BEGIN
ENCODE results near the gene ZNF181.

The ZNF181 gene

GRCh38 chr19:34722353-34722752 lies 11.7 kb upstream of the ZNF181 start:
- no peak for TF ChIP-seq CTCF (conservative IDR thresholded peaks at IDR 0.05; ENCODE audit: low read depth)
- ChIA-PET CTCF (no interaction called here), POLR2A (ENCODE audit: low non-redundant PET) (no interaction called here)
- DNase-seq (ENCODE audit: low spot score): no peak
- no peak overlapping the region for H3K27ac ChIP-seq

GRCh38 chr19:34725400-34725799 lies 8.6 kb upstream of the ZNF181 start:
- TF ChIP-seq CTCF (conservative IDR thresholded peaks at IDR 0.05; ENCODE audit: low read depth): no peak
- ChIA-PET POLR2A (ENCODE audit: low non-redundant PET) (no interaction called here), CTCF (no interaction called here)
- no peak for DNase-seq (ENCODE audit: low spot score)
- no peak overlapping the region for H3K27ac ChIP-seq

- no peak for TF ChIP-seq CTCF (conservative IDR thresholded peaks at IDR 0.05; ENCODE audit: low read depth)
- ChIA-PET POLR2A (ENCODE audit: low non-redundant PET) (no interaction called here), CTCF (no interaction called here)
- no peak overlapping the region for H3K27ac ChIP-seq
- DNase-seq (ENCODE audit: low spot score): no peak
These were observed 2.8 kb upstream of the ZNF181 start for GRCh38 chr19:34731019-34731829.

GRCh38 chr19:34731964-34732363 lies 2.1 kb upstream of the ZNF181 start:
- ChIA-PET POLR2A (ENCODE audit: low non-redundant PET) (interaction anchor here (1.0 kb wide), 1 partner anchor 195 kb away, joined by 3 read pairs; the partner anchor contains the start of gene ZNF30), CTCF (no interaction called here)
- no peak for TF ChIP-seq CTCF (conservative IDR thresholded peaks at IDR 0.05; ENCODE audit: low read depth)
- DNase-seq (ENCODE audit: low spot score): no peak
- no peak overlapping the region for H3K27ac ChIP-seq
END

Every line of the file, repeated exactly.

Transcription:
ENCODE results near the gene ZNF181.

The ZNF181 gene

GRCh38 chr19:34722353-34722752 lies 11.7 kb upstream of the ZNF181 start:
- no peak for TF ChIP-seq CTCF (conservative IDR thresholded peaks at IDR 0.05; ENCODE audit: low read depth)
- ChIA-PET CTCF (no interaction called here), POLR2A (ENCODE audit: low non-redundant PET) (no interaction called here)
- DNase-seq (ENCODE audit: low spot score): no peak
- no peak overlapping the region for H3K27ac ChIP-seq

GRCh38 chr19:34725400-34725799 lies 8.6 kb upstream of the ZNF181 start:
- TF ChIP-seq CTCF (conservative IDR thresholded peaks at IDR 0.05; ENCODE audit: low read depth): no peak
- ChIA-PET POLR2A (ENCODE audit: low non-redundant PET) (no interaction called here), CTCF (no interaction called here)
- no peak for DNase-seq (ENCODE audit: low spot score)
- no peak overlapping the region for H3K27ac ChIP-seq

- no peak for TF ChIP-seq CTCF (conservative IDR thresholded peaks at IDR 0.05; ENCODE audit: low read depth)
- ChIA-PET POLR2A (ENCODE audit: low non-redundant PET) (no interaction called here), CTCF (no interaction called here)
- no peak overlapping the region for H3K27ac ChIP-seq
- DNase-seq (ENCODE audit: low spot score): no peak
These were observed 2.8 kb upstream of the ZNF181 start for GRCh38 chr19:34731019-34731829.

GRCh38 chr19:34731964-34732363 lies 2.1 kb upstream of the ZNF181 start:
- ChIA-PET POLR2A (ENCODE audit: low non-redundant PET) (interaction anchor here (1.0 kb wide), 1 partner anchor 195 kb away, joined by 3 read pairs; the partner anchor contains the start of gene ZNF30), CTCF (no interaction called here)
- no peak for TF ChIP-seq CTCF (conservative IDR thresholded peaks at IDR 0.05; ENCODE audit: low read depth)
- DNase-seq (ENCODE audit: low spot score): no peak
- no peak overlapping the region for H3K27ac ChIP-seq